"Yes," said Hallai, beginning to painstakingly peel the sheepskin away with her claws so she didn't wind up with a mouthful of wool.

"Okay," said the younger dragon, and she left.

Hallai turned lioness and ate.

Ilen ate cheese that had been intended to grate over pasta. He ate the spinach that had been planned for the same pasta dish, raw, without any dressing and overcautiously washed so many times that it was limp and falling apart by the time he ate any. When he was ravenous again, he read the directions on the pasta itself twelve times, attempted them, and wound up with an overcooked starch glop. He choked this down with some powdered garlic and enough hunger to make almost anything taste edible.

Then a note appeared summoning him to the Senate, and he splashed water on his face until he didn't look like he'd spent the last forty angles crying and flew to the circle. If he didn't go to work, they wouldn't pay him, and he'd be kicked out of the apartment, and maybe now Narax would let him live in the Imilaat place for free but then he'd have no hope of ever seeing Hallai again. She might turn up and get her stuff. He hoped she wouldn't do it while he was at work. He also guiltily hoped she wasn't going to turn up to work. He would absolutely not be able to do his job if she did.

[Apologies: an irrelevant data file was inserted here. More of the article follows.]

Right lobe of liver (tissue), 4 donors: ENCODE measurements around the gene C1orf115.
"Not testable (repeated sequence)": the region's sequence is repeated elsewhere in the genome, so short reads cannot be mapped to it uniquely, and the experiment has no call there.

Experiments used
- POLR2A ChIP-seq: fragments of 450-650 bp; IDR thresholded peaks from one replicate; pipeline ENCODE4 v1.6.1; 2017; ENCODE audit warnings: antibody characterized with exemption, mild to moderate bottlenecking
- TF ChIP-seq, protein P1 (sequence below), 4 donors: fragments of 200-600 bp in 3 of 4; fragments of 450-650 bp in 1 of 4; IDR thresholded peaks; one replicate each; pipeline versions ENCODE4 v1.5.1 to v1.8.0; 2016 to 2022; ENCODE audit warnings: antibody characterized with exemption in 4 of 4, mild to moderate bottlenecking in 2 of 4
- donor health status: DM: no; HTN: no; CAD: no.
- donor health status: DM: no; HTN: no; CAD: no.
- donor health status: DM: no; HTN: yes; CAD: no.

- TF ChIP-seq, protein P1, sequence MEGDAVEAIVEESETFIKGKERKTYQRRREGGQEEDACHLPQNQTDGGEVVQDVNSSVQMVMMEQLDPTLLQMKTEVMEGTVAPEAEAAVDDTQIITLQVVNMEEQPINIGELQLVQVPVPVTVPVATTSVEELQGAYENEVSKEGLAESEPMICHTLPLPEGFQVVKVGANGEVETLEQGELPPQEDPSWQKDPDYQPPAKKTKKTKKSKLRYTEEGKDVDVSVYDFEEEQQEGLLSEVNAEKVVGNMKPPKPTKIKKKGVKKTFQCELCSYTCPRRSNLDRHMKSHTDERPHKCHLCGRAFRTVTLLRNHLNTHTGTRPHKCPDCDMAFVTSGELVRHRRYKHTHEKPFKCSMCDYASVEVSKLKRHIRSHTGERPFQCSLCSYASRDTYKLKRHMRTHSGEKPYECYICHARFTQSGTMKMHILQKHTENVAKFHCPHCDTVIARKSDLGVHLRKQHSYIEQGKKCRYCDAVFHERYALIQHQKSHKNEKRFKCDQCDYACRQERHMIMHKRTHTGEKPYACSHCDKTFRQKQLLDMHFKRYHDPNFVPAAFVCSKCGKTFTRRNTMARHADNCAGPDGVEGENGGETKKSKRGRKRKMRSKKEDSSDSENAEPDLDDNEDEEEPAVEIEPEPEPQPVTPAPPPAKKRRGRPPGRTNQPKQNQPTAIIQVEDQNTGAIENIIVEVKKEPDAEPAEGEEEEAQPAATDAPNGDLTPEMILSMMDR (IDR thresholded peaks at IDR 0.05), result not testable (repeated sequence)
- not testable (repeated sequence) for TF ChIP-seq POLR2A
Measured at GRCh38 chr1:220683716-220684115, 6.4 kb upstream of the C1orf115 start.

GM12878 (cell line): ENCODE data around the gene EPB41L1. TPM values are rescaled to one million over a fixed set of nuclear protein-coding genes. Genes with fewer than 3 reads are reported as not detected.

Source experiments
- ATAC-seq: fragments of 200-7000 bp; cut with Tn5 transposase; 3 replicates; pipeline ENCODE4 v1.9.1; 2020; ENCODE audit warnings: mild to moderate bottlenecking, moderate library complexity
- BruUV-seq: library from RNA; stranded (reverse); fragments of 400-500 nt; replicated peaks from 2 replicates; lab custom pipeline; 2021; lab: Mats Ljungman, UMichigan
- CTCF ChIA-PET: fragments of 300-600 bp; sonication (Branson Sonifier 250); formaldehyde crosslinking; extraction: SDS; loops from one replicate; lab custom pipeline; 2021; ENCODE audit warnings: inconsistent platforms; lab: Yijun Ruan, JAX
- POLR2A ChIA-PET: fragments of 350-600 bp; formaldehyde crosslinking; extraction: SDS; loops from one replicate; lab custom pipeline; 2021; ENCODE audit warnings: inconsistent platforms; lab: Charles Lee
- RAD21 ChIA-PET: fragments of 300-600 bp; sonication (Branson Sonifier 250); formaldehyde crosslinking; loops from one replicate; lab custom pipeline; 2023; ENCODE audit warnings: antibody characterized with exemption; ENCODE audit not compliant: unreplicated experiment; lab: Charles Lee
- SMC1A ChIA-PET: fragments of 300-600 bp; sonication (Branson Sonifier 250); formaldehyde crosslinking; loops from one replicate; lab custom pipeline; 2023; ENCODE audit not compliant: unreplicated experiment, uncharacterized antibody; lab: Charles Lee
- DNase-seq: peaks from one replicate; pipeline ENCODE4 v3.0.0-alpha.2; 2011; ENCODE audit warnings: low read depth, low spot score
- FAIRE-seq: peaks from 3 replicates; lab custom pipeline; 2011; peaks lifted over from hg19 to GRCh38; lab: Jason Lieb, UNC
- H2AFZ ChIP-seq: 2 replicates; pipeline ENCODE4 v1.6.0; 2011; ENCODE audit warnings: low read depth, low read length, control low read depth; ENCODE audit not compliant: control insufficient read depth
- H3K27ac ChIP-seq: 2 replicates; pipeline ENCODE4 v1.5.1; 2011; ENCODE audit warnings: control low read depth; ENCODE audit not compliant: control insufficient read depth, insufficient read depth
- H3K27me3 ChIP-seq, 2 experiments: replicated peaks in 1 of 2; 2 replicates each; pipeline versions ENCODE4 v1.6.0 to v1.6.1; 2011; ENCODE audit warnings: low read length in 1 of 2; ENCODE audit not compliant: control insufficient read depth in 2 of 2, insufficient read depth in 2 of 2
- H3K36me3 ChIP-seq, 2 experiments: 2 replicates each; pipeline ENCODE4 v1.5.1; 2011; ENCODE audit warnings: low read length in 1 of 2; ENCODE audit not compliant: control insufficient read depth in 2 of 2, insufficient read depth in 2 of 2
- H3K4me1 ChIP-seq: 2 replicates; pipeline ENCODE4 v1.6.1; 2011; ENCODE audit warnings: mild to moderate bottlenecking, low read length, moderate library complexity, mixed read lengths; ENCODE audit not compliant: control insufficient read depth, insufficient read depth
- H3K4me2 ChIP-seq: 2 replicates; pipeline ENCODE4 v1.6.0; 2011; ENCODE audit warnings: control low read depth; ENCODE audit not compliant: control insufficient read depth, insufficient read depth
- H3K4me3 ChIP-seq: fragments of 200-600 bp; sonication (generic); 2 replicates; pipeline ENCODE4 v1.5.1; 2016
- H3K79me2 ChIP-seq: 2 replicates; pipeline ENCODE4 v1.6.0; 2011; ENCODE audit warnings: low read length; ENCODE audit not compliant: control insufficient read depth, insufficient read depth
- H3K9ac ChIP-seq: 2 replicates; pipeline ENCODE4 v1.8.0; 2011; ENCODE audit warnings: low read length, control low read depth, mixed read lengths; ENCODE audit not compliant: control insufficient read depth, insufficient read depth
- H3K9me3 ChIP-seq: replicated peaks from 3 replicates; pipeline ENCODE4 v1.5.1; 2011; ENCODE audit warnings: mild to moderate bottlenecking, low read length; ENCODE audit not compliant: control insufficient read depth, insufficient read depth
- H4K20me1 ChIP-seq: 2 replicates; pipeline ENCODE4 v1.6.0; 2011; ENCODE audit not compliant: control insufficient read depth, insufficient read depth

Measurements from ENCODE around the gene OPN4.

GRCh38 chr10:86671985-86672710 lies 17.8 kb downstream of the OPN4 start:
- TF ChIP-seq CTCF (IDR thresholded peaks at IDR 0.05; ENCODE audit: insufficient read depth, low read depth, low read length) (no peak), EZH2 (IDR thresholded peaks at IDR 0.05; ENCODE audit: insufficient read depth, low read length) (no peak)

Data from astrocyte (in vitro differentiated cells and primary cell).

He managed, somehow, to translate things without causing international incidents. At the end of his shift he went to his supervisor, and, blushing beet-red, asked if he could do more written work for the next while. It wouldn't matter so much if he lost his composure while writing something.

His supervisor said yes, and didn't press for details.

Ilen got lost on his way out of the Senate campus. He'd made it out once or twice on his own, but usually Hallai had been with him, and he couldn't remember the way without her to follow, not this time. He wandered in search of landmarks, trying not to break down in public. Finally he went into a building marked "Senate Staff Services". It sounded promising; maybe they had a map of the place or an employee who'd point him to the circle.

He heard children. Laughing.

Forgetting what he was in the building for, he followed the sound.

The Senate had a daycare. Three women and a man were looking after some four dozen children of all ages. One was reading a storybook. One was supervising snacking. One was bustling to and fro with cleaning supplies. One had a weeping child in her arms, and was soothing him.